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Page last updated at 06:15 GMT, Wednesday, 23 July 2008 07:15 UK
Today: Wednesday 23 July 2008

PLEASE NOTE: We are unable to offer transcripts for our programme interviews. Today is broadcast live and the running order is subject to change.

Doctors will face annual assessments and will be expected to renew their licenses every five years under proposals from the chief medical officer, Liam Donaldson. Dr David Jenner, a GP in Devon, and Claire Rayner, president of the Patients' Association, give their opinion of the move.

In the Serbian capital, Belgrade, an angry crowd of Radovan Karadzic's supporters gathered outside the special court where he was being held, chanting "Karadzic hero". Demonstrations in general, though, have remained low-key. Europe Correspondent Jonny Dymond reports from the Serbian capital Belgrade on how the country has changed.

The Local Government Association (LGA), which represents councils across England, is considering a legal challenge to the government's plans for eco-towns. Paul Bettison, of the LGA, explains why this challenge could take place.

Business news with Adam Shaw.

Cattle egrets have successfully bred in the UK for the first time. The birds, which are a species of heron, are normally associated with African countries. Correspondent Jon Kay reports from their nesting site.

Sports news with Kevin Howells.

The Conservatives will unveil a policy on skills and apprenticeships. It wants to reduce the number of young NEETs - the group not in employment, education or training. David Willetts, the shadow innovation, universities and skills secretary, discusses the importance of the policy.

Lou Reed on stage
While working on the Pirates of the Caribbean films, actor Johnny Depp became fascinated by pirate culture and music and came up with the idea of an album of sea shanties. An all-star cast signed up, including Lou Reed, Bono and Sting, and now it's being brought to life on stage. Arts correspondent Rebecca Jones reports.

Thought for the day with The Right Reverend James Jones, Bishop of Liverpool.

The arrest of Radovan Karadzic reminds everyone of the Balkan crises of the mid 1990s, when European powers were faced with a painful choice: whether to intervene or mediate. Robert Cooper, adviser for EU foreign affairs chief Javier Solana, discusses the idea of humanitarian intervention.

All doctors in the UK will face annual assessments which could see licences removed from poor performers. The proposals mean GPs, hospital consultants and private practitioners would have to renew their licences every five years, under proposals from the chief medical officer, Liam Donaldson. Patients organisations have welcomed the news, saying they have been waiting for such an initiative since the Shipman inquiry. Dr Hamish Meldrum, chairman of the BMA, explains how the scheme would work.

Hospital admissions in England, prompted by alcohol related problems, have risen. Ministers have told the drinks industry to act more responsibly in adhering to its voluntary code or face new laws governing alcohol sales. Professor Ian Gilmore, of the Royal College of Physicians and the UK Alcohol Health Alliance, and Dawn Primarolo, the minister for public health, discuss the government's move towards legislation.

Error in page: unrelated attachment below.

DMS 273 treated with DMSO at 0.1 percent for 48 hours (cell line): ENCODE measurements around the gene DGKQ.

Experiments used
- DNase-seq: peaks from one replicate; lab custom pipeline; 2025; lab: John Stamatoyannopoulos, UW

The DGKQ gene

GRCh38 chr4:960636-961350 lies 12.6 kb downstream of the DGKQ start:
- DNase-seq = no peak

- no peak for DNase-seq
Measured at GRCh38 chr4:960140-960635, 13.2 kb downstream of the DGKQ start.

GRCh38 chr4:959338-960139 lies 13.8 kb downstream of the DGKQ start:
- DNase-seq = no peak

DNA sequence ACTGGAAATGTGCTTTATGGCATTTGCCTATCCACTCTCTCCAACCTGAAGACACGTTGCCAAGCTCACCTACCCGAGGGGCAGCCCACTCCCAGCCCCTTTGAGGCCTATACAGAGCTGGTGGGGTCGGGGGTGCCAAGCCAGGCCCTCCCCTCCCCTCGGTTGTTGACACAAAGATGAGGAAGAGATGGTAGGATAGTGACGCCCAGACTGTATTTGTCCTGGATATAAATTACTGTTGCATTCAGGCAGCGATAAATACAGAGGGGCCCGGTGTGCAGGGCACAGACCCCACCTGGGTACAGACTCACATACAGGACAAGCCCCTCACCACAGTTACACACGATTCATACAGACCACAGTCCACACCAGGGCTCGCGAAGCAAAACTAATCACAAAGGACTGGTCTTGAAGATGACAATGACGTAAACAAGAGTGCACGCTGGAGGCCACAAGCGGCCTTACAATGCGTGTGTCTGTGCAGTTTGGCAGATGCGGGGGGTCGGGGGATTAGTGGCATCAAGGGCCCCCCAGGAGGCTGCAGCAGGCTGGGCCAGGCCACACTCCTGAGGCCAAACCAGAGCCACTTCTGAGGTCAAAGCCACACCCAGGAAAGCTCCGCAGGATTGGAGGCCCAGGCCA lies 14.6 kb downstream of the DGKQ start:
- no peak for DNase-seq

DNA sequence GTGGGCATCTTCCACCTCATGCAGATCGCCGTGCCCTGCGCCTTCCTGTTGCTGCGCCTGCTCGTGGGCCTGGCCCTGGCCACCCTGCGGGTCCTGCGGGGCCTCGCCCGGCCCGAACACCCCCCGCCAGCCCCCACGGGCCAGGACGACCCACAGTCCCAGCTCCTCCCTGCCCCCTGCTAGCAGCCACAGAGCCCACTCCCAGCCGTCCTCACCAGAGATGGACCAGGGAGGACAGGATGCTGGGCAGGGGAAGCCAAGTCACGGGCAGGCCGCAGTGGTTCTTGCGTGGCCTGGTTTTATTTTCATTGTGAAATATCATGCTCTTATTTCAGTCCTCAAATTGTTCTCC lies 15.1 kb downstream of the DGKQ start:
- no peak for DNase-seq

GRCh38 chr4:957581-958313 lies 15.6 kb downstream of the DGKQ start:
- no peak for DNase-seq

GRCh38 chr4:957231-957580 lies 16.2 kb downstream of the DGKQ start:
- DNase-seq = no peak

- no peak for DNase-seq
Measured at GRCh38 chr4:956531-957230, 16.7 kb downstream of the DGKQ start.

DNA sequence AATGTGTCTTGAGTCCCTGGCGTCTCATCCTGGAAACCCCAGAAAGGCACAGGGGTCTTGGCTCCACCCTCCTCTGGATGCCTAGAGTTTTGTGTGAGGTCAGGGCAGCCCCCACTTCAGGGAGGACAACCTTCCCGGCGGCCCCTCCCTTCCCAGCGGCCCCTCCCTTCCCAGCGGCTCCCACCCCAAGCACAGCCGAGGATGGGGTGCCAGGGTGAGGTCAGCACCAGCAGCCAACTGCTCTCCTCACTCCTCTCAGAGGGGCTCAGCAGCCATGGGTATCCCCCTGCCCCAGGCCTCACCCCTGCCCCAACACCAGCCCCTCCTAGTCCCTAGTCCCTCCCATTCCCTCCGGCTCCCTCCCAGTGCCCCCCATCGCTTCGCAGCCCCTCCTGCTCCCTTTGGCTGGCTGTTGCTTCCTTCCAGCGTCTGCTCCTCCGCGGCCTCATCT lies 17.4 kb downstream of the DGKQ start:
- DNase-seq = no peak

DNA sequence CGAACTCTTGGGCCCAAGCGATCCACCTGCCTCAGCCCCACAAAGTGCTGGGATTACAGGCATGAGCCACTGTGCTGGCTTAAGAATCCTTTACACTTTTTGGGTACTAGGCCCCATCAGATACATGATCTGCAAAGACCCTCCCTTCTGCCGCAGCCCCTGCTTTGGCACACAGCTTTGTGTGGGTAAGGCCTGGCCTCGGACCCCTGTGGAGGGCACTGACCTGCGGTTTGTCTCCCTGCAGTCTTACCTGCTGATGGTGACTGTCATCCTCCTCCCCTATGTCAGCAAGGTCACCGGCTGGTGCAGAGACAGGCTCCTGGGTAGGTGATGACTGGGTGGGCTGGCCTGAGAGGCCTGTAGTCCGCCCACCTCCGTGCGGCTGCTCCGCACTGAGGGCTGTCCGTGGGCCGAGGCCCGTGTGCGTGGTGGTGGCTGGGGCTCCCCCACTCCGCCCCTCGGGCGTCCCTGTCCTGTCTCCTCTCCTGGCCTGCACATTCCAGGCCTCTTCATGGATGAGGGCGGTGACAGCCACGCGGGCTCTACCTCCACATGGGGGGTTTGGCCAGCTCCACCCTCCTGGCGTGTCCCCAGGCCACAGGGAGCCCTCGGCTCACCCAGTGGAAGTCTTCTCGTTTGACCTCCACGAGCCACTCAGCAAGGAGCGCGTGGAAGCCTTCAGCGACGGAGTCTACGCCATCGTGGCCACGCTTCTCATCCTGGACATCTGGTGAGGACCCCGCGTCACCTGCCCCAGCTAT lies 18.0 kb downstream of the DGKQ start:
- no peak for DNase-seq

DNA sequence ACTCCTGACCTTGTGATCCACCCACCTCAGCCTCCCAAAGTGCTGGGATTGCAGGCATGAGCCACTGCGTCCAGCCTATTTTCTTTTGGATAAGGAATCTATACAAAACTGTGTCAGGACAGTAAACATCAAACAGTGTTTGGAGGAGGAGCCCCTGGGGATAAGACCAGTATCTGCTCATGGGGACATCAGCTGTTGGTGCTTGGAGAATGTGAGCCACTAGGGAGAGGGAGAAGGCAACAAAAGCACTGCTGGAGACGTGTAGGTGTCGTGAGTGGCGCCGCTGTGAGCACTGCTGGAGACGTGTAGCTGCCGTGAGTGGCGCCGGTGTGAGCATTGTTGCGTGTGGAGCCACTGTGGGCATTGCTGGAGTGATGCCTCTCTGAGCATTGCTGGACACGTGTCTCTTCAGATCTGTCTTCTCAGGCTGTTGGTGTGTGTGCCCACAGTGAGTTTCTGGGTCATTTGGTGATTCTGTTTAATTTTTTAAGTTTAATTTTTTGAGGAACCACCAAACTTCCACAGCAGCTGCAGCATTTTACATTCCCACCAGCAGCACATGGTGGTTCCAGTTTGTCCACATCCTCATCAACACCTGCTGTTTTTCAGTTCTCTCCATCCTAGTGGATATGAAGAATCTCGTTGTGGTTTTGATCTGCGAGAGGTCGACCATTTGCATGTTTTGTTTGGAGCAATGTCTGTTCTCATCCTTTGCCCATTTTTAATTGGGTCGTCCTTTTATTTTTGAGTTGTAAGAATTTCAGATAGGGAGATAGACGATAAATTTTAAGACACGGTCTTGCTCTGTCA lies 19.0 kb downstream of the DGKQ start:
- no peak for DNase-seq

After his arrest in Serbia, Radovan Karadzic looks certain to face charges of genocide and war crimes at the International Criminal Tribunal in The Hague. But what of the Balkan republic he established more than 16 years ago? Karadzic was the first president of the Republika Srpska which constitutes nearly half of Bosnia Herzegovina. It was also the setting of many of the war crimes committed by Serbs under the leadership of Karadzic and his military commander, Ratko Mladic, who remains at large. Andrew Hosken went to Sarajevo to speak to the Serbs there.

Can magicians teach scientists a trick or two about human cognition? According to an article appearing in the Trends in Cognitive Science, the answer is yes. Dr Gustav Kuhn, author of the study - and a psychologist and magician - discusses his findings.

Sports news with Kevin Howells.

It is the last day of campaigning in the Glasgow East by-election. The SNP claims to be close to pulling off an historic victory in what is one of Labour's safest seats. Correspondent Norman Smith reports on whether Labour is in trouble.

Business news with Adam Shaw.

A cross-party group of MPs is trying to amend the abortion law to remove the legal restrictions that still exist in Northern Ireland, which is subject to much stricter guidelines than the rest of the UK. Labour MP Diane Abbott discusses why she is promoting this motion.

Senator Barack Obama is in Israel on his way home from the Middle East. He is giving a series of interviews for American television but Republicans claim it is unfair to their presidential candidate, John McCain. ABC television news anchor Charlie Gibson discusses whether Obama is getting favourable treatment.

A Healthcare Commission review of mental health services in England has found that amid some patches of excellence, there are grounds for concern. Dinesh Bhugra, of the Royal College of Psychiatrists, and Steven Shrubb, of the NHS Confederation's Mental Health Network, discuss the review.

A police officer has been transferred from duties at the Channel Tunnel terminal at Folkestone as a result of an incident in which a disabled boy and his parents were detained under the Terrorism Act. His mother, Julie Maynard, says they were accused of child trafficking.


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